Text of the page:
• Create a numeric vector with a range of values for the period that span your guess from part (a).
      • Write a function to calculate the Residual Sums of Squares (RSS) from a model fitted to the lynx data.
        • This function should calculate the sum of the difference (residuals) between the lynx data and your prediction, then return the sum of the residuals squared.
      • Apply this function over the numeric vector of period values you created. Essentially, you should be striving to obtain an RSS value for models fitted using all of the different period values in your numeric vector.
      • Plot the sum of the residuals squared vs. the range of period values. By eye, what is the minimum of this curve?
      • Identify the period value that provides the best fit to the lynx data. Models with lowest RSS fit the data best. What is your calculated length of the lynx population cycle?
    4. Plot the lynx data again and plot your best fit curve on top. (0.5 marks)

  3. In class, we worked with a simple one-locus haploid model of evolution and investigated how different forces of evolution (e.g., selection vs. drift) affect allele frequencies. In this challenge assignment, we will naturally upgrade to a diploid model to see how evolution work in this kind of system.

    We will once again be considering the case of malaria (of course, what else does Amber think about anyway). In assignment 7, we (you) worked on ways to incorporate various facets of biological detail into a baseline, super simple, disease model. We will incorporate another level of detail in this exercise: host genotype. The trait that we will be working with is the sickle cell trait. You can read more about the sickle-cell trait on Wikipedia. Basically, this is a blood-cell-shape trait that is controlled at a single locus by two alleles: \(A\) for wildtype “normal” blood shape, and \(S\) for sickle-shaped blood cells. There are thus three possible host genotypes with respect to the sickle cell trait: homozygous “normal” blood (\(AA\)), heterozygous (\(AS\)), and homozygous sickle blood (\(SS\)). People with homozygous \(SS\) suffer from debilitating illness (sickle-cell disease) and often result in mortality at a young age if untreated. Heterozygotes (\(AS\)), while still suffering minor illness, receives partial immunity against malaria. It was thus hypothesized that the deleterious \(S\) allele is maintained in the population due to balancing selection – the strong selective pressure exerted by malaria gave heterozygotes an advantage over the homozygotes, thus saving the \(S\) allele from being purged from the population.

    We will be using mathematical models to help us test this hypothesis. A good start is to first extend the framework we used in lecture and think about how to represent allele frequency change in a diploid population.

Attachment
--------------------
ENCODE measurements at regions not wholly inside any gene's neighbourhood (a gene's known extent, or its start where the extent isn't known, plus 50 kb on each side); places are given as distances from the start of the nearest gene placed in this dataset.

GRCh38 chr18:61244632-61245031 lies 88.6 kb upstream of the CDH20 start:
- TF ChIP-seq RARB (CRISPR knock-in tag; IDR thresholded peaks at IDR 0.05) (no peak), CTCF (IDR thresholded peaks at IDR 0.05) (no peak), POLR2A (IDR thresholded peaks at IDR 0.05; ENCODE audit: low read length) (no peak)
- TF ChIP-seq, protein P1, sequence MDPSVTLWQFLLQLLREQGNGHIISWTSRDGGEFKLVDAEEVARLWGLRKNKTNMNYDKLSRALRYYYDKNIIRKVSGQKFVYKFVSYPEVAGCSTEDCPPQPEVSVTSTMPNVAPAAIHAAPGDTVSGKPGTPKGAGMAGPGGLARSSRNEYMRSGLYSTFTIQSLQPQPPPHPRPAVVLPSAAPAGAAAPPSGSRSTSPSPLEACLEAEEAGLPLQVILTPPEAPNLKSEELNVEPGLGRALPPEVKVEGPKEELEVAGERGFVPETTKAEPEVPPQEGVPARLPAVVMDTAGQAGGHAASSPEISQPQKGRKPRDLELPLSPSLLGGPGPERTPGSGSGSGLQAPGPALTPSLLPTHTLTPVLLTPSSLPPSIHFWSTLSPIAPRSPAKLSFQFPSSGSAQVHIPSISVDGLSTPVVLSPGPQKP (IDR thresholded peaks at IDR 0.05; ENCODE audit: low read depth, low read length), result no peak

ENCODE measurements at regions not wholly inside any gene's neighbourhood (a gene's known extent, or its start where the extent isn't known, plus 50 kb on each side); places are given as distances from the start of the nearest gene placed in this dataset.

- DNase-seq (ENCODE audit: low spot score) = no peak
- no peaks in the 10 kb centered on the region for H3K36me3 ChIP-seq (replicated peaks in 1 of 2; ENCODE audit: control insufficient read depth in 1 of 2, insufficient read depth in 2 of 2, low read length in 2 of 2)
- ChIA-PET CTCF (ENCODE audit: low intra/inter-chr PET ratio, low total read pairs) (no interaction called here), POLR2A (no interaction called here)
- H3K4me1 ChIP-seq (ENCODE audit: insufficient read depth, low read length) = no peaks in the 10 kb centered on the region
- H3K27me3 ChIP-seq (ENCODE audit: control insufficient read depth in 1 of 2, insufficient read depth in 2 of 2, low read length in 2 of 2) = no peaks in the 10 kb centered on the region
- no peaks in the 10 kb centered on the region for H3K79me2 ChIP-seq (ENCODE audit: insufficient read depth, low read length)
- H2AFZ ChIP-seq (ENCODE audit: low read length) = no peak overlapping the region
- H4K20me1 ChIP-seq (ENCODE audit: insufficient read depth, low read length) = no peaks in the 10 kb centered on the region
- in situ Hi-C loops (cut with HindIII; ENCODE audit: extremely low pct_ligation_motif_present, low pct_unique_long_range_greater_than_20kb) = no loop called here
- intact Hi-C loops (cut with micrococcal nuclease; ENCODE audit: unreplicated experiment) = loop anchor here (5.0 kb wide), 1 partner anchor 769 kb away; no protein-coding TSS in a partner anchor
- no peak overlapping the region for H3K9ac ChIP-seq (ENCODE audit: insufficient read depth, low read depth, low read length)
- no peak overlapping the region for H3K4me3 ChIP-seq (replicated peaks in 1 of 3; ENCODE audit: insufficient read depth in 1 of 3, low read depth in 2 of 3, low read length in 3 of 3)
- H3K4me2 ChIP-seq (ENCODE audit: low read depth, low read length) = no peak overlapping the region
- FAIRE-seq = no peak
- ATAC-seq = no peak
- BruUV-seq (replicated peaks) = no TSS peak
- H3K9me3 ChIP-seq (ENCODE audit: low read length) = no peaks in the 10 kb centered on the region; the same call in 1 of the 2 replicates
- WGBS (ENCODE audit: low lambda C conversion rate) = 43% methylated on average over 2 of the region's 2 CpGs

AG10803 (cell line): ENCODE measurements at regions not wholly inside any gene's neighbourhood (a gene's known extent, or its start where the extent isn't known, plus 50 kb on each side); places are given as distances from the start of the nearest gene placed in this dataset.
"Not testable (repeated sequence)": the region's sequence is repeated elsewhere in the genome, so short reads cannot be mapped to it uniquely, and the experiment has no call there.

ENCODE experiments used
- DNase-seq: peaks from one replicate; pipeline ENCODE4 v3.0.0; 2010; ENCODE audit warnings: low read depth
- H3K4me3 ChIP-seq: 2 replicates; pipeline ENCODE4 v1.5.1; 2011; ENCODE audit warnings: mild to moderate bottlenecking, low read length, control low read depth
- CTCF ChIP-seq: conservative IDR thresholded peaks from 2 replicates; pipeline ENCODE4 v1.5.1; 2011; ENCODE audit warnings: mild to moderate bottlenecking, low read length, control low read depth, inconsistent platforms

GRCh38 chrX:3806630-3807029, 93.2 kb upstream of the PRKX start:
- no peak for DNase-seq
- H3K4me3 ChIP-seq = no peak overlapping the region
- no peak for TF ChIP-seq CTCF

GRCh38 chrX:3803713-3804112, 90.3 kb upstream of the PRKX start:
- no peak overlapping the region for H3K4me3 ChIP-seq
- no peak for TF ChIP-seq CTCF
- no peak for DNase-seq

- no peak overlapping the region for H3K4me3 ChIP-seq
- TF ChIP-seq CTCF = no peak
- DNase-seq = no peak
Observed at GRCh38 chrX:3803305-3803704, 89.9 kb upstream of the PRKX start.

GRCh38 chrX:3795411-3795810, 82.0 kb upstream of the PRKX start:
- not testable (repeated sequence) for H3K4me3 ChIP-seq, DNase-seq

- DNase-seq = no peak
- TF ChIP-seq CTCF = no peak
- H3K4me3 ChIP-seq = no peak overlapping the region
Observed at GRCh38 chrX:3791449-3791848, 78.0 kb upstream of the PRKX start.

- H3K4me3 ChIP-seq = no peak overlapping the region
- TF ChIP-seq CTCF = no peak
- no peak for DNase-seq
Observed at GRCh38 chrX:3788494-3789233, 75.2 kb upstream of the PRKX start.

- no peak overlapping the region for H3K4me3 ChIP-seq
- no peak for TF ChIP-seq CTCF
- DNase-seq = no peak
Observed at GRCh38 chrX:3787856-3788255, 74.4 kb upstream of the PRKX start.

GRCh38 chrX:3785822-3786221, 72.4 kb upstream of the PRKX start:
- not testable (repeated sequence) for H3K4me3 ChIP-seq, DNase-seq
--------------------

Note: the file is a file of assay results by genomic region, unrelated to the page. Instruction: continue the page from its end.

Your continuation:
In population genetics it is often easier to work with allele frequencies (proportion of a certain allele in a population) rather than changes to their absolute numbers. Here, we will use \(p\) and \(q\) to denote the proportions of the \(A\) and \(S\) alleles in the population, respectively. The frequencies of the three genotypes in the population are thus given by \(p^2\), \(2pq\), and \(q^2\) for AA, AS, and SS individuals, respectively. \(p^2\), \(2pq\), and \(q^2\) are known as Hardy-Weinberg proportions and they have the convenient property of summing to 1.

    Applying selection to this population alters the frequency of each genotype by an amount that is proportional to their fitness. We will denote the fitness of each host genotype group as \(W_{AA}\), \(W_{AS}\), and \(W_{SS}\). The frequencies of each genotype following selection (i.e., as weighted by its fitness) is therefore \(p^2W_{AA}\), \(2pqW_{AS}\), and \(q^2W_{SS}\). Dividing these quantities by their sum (the mean fitness of the population, often denoted with \({\bar{W}}\)) allows us to retrieve the frequency of the three genotypes after selection (e.g., \(p^2 \frac{W_{AA}}{\bar{W}}\)). (2 marks)

    1. Derive a recursion equation that describe the change in allele frequencies of \(A\) and \(S\) in one time step. (Hint: How do you go from genotype frequency to allele frequency?) (1 marks)

    2. Simulate the trajetory of change of the A allele. Use the parameter set provided, and include a graph in your answer. Explain what you see, and refer to the parameter values provide in your explanation. (1 mark)

# Time
times <- 500
timevec <- seq(1, times, 1)

# Parameters
N <- 10000 # Total population size (assume constant)
WAA <- 0.5
WAS <- 0.7
WSS <- 0.2

# Intitial condition
p <- 0.5 # proportion of A allele

This work is licensed under a Creative Commons Attribution 4.0 International License. See the licensing page for more details about copyright information.